While driving home from a night out at a bar in January, 51-year-old Pat Dykstra of Fox Lake, Wisconsin, was persuaded by her boyfriend that she might be too drunk to drive (by his own admission he was in no condition to take over), so she did what she apparently thought was the sensible thing; without leaving the road, she called 911 and explained the situation, providing her name, a description of the vehicle, their location, and the time they'd likely make it home. Sheriff's deputies arrived at the house not long after the couple did and gave Dykstra a breath test; sure enough, she was well over the legal limit and soon faced a $740 fine and the possible loss of her license.*
This story leaves me just a bit conflicted. On the one hand, I hate drunken driving with a passion. On the other, I like honesty. So, let me weigh the balance here:
Yeah... she's dumb.
But wait... there's more! ("More?" you ask. "How can there possibly be better news than this? Is everything all right in Fox Lake?")
Apparently, Ms. Dykstra drunk-dialed 911.
The call came in at 12:29 a.m. Sunday on the county 911 line as a hang-up call from a cell phone, [Sheriff Todd] Nehls said.
Dispatchers used a reverse 911 directory and called the phone, which was answered by a woman who identified herself as Patricia Dykstra, 51. She said her boyfriend made her call, because "somebody seems to think I can't drive home straight. "
Well, she can't think straight. But who says you need judgment to drive? Ha-ha, that's just ludicrous.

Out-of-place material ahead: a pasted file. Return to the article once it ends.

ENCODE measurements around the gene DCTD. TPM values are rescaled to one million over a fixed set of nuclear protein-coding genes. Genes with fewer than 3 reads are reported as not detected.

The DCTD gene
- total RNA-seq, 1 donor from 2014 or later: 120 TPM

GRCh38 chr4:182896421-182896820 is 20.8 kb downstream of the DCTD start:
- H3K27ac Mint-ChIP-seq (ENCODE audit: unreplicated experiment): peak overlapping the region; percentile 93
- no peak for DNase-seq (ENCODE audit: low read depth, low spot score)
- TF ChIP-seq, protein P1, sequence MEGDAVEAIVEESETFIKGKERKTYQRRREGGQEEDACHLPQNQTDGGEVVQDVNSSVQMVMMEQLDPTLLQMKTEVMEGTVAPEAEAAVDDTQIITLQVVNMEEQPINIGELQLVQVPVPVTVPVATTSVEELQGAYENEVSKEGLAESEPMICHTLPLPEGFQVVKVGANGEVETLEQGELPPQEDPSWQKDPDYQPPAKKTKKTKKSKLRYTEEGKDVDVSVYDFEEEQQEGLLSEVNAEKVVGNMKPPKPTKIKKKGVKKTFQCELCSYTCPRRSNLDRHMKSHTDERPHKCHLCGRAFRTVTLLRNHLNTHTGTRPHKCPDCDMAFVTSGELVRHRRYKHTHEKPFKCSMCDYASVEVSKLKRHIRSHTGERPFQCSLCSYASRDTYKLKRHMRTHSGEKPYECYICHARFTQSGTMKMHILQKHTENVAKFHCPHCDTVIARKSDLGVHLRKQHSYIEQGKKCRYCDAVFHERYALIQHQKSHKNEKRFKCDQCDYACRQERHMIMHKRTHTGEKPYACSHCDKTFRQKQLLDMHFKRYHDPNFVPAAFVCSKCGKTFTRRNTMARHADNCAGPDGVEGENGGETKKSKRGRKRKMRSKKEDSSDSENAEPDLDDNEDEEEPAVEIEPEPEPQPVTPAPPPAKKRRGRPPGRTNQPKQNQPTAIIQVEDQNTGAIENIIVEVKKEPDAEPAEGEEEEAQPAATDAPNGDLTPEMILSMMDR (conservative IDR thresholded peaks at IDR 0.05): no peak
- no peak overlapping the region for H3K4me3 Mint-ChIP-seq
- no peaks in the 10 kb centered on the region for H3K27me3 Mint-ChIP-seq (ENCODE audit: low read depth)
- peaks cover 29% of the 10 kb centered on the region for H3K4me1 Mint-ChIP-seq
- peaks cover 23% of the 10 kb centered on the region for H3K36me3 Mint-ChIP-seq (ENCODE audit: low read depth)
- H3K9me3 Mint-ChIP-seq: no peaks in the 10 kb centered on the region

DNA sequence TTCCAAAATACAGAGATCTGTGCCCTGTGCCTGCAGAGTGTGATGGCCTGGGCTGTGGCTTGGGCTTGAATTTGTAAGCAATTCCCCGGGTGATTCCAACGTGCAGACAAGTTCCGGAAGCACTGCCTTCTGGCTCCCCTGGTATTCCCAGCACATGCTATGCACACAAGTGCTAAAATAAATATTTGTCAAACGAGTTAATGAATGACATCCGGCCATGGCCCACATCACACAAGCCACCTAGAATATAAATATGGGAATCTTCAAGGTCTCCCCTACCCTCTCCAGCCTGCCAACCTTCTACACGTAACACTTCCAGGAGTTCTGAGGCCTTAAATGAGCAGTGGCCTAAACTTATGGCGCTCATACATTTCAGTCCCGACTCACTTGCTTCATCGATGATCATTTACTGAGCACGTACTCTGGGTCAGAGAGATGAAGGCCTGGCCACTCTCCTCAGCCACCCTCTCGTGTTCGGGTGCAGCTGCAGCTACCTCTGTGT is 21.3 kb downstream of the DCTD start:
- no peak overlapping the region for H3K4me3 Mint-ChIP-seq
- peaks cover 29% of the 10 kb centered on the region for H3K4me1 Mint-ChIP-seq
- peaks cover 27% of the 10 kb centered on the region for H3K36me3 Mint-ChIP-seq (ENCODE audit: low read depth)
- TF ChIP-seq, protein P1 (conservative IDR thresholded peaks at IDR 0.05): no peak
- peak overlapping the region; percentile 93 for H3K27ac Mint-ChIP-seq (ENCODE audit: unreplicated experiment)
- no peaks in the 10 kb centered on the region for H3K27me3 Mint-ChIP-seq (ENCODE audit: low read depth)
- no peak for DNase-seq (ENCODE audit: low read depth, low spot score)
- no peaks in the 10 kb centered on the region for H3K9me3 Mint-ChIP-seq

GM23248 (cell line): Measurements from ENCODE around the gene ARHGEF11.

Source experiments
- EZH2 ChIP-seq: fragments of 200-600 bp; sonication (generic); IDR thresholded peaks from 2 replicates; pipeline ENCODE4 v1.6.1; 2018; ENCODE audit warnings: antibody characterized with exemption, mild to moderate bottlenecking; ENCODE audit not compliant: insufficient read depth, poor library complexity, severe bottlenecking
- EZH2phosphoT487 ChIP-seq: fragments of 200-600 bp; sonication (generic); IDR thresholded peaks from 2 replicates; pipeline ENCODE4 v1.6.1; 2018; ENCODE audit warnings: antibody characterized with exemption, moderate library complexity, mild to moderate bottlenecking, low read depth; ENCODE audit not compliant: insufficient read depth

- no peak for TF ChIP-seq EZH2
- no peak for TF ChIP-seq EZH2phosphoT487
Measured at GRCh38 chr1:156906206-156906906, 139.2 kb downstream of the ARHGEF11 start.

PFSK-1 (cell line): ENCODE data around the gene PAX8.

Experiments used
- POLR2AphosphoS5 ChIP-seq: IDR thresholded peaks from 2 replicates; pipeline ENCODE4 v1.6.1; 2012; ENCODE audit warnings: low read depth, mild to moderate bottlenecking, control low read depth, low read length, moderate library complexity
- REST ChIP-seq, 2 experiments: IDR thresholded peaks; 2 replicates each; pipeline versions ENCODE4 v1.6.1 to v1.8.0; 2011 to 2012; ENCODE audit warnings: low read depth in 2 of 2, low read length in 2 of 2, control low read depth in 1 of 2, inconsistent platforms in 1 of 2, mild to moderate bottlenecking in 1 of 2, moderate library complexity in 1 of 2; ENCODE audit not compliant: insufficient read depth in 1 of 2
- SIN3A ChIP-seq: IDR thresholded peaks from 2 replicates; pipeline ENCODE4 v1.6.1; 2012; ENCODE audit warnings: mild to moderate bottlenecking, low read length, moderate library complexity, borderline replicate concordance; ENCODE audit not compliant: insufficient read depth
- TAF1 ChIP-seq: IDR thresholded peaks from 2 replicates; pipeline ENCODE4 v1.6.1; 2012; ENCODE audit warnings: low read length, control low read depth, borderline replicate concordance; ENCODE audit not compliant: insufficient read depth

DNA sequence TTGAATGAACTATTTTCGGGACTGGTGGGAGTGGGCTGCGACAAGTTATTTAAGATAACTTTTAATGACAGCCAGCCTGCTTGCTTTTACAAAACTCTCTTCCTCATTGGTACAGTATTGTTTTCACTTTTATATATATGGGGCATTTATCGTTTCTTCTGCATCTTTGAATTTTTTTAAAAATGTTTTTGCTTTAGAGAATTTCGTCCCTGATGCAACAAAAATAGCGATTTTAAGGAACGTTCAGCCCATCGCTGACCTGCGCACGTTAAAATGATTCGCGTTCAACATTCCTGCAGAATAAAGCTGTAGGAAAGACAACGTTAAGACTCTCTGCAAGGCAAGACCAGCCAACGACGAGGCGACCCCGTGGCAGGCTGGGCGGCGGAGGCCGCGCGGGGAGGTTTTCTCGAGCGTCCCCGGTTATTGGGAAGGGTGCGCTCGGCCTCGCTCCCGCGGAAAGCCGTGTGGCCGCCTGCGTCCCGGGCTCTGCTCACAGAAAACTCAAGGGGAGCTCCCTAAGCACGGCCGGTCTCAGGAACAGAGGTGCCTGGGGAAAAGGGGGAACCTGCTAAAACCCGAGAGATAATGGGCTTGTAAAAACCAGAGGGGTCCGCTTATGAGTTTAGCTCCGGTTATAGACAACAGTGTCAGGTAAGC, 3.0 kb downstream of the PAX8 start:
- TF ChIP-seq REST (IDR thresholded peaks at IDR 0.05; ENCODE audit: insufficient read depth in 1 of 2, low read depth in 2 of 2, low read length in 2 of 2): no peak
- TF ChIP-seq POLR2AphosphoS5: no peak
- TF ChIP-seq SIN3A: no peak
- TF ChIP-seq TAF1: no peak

When the dispatcher asked her why, she said, "He seems to think I'm too intoxicated to drive. "
During a relatively pleasant conversation with the dispatcher -- a recording of which Nehls released Monday -- Dykstra gave her name, location and vehicle description before saying she should probably hang up because "I don 't like being on the phone while driving. "
Asked by the dispatcher if she had too much to drink, she said "I don 't think so, ma'am. "
And if you thought that that was a deal, well, hold on to your seats, folks!
She said she was almost home and gave the intersection. Throughout the 3 -minute call, however, the dispatcher did not suggest the woman pull over. Nehls said the dispatcher assumed the woman had already stopped, although her last advice to Dykstra was, "So Pat, drive carefully, OK?"
Yeah. That and the woman said that she's "driving"!
One last piece to close the deal here, folks:
Sheriff Todd Nehls says Dykstra did the right thing by calling them. “I think a judge will look at her and say 'you know what, you stepped up to the plate. You did the right thing.' I think it’s commendable,” he said.She did??
*"News of the Weird", Chuck Shepherd; The Chicago Reader; March 13, 2008; p. 133.